‘Country Music’ Will Appeal To Audiences Across The Country

Courtesy: Florentine Films/PBS/PBS Distribution

Country music is American music.  It is music that transcends generations and defies racial barriers while also garnering fans across the musical universe.  That far reach and impact of the oft-maligned genre is why famed documentarian Ken Burns made the decision recently to helm his latest project, simply titled Country Music.  Recently having aired on PBS stations nationwide, it was released on DVD and Blu-ray Sept. 17 through PBS Distribution.  The eight-disc, 16-hour documentary is a work that audiophiles and country music lovers alike will appreciate.  That appreciation is due in part to the program’s rich, expansive story of Country music’s history that is presented throughout the course of the program.  That breadth and depth of information builds a strong, solid foundation for the program.  Strengthening that foundation is the program’s bonus content featured with its home release.  The set’s packaging gives it its final touch.  Each item noted here is important in its own way to the whole of Country Music’s presentation.  All things considered, they make the documentary another successful presentation from PBS and from Ken Burns and company.  They make it yet another of the year’s top new documentaries.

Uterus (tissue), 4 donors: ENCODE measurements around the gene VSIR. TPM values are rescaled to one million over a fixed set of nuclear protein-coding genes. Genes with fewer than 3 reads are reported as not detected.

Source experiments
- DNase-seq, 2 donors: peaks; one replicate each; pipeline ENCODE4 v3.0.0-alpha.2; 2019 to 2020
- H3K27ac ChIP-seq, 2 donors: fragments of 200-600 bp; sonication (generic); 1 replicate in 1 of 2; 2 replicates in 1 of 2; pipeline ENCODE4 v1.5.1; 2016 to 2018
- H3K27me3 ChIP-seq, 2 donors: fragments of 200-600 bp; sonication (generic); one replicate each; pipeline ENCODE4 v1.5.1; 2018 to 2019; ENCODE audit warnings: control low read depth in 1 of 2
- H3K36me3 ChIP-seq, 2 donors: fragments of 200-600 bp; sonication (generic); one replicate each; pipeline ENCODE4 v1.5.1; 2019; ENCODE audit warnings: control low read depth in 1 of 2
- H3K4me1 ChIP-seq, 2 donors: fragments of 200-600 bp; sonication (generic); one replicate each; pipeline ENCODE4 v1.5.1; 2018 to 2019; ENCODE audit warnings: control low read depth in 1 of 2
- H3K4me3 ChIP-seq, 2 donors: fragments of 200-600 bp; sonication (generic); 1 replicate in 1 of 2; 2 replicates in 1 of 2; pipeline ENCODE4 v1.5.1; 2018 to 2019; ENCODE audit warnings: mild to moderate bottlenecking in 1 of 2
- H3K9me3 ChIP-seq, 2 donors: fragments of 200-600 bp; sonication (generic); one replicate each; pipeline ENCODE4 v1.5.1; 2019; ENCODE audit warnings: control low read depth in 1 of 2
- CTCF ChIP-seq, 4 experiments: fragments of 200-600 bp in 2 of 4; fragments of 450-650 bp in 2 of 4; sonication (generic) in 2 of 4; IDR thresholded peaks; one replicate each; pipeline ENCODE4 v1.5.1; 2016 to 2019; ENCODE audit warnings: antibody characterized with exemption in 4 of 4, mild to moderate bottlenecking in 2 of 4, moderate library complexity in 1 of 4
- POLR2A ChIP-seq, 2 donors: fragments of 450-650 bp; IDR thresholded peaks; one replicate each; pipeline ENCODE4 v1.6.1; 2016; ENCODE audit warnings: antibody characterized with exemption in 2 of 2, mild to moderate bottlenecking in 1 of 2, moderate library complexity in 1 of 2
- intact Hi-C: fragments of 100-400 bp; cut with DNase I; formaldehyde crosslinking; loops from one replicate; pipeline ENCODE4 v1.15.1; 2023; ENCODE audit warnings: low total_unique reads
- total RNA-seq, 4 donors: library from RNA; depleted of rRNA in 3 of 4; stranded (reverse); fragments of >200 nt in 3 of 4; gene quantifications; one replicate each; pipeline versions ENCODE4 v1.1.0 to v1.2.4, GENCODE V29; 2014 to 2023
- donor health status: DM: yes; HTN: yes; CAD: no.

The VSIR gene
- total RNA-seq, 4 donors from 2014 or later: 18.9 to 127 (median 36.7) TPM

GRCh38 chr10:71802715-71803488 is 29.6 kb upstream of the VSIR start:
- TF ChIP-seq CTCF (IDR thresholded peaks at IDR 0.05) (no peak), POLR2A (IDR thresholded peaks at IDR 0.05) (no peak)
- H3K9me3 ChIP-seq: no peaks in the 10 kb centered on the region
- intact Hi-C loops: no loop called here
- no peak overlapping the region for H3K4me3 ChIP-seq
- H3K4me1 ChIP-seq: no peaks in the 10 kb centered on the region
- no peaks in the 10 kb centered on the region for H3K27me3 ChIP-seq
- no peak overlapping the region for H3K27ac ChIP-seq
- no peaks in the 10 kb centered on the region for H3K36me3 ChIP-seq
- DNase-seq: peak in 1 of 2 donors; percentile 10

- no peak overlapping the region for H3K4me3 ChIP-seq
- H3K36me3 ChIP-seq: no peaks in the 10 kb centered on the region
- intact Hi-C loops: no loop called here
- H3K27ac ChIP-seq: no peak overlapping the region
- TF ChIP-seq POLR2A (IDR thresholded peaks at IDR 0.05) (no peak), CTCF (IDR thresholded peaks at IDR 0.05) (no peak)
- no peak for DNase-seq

PBS Distribution and Florentine Films’ new documentary Country Music is a presentation that will appeal just as much to audiophiles in general as it will to the most devoted country music aficionados.  That is due in part to the information presented through the course of the documentary’s 16-hour run time.  Audiences get plenty of history, starting at country music’s roots in the 1920s and taking them up to 1996.  Viewers learn about many of the most important figures that made Country music what it is today (E.g. Little Jimmie Dickens, Hank Williams, Jimmie Rodgers, Earl Sruggs and Lester Flatt, Charlie Pirde, Johnny cash, Loretta Lynn, Tammy Wynette, George Jones, etc.).  That is just one part of the interest, too.  Along with learning about those and other important figures, the documentary also points out why they were so pivotal to the evolution of country music. Audiences learn early on, the African roots of country and bluegrass through a discussion on the banjo. By connection, the discussion on Flatt & Scruggs reveals how Earl Scruggs’ banjo playing played into the evolution of banjo playing.  On another note, viewers learn that Jimmie Rodgers was the first country musician to develop the so-called blue yodel, and the impact that had on early country and western music.  Viewers learn of Hank Williams, his songs were written from his own personal experiences, making them so much more relatable to audiences.  That is why they are timeless works to this very day.  As if all of that is not enough, viewers learn about Bob Wills’ coupling of jazz and country to create what would go on to be called Texas Swing.  That genre would go on over time, according to the documentary, to become a standard country music subgenre from that point on.  There was also the contribution that acts, such as Kris Kristofferson and the Nitty Gritty Dirt Band made to the continued evolution of Country music during the 1960s.  They, along with the likes of Bob Dylan helped bridge folk rock and country, continuing the evolution of Country music as an art form.  Everything noted here is just a snapshot of all of the important history that is shared over the course of Country Music’s presentation.  There is far more for audiences to take in throughout the documentary that will also inform, engage and educate.  Audiences can learn for themselves just how much more is offered when they purchase this program for themselves.  The history and education offered through the documentary’s primary content is but one part of what makes the doc in whole so appealing.  The bonus content that is featured on each of the set’s eight discs adds its own appeal to the program.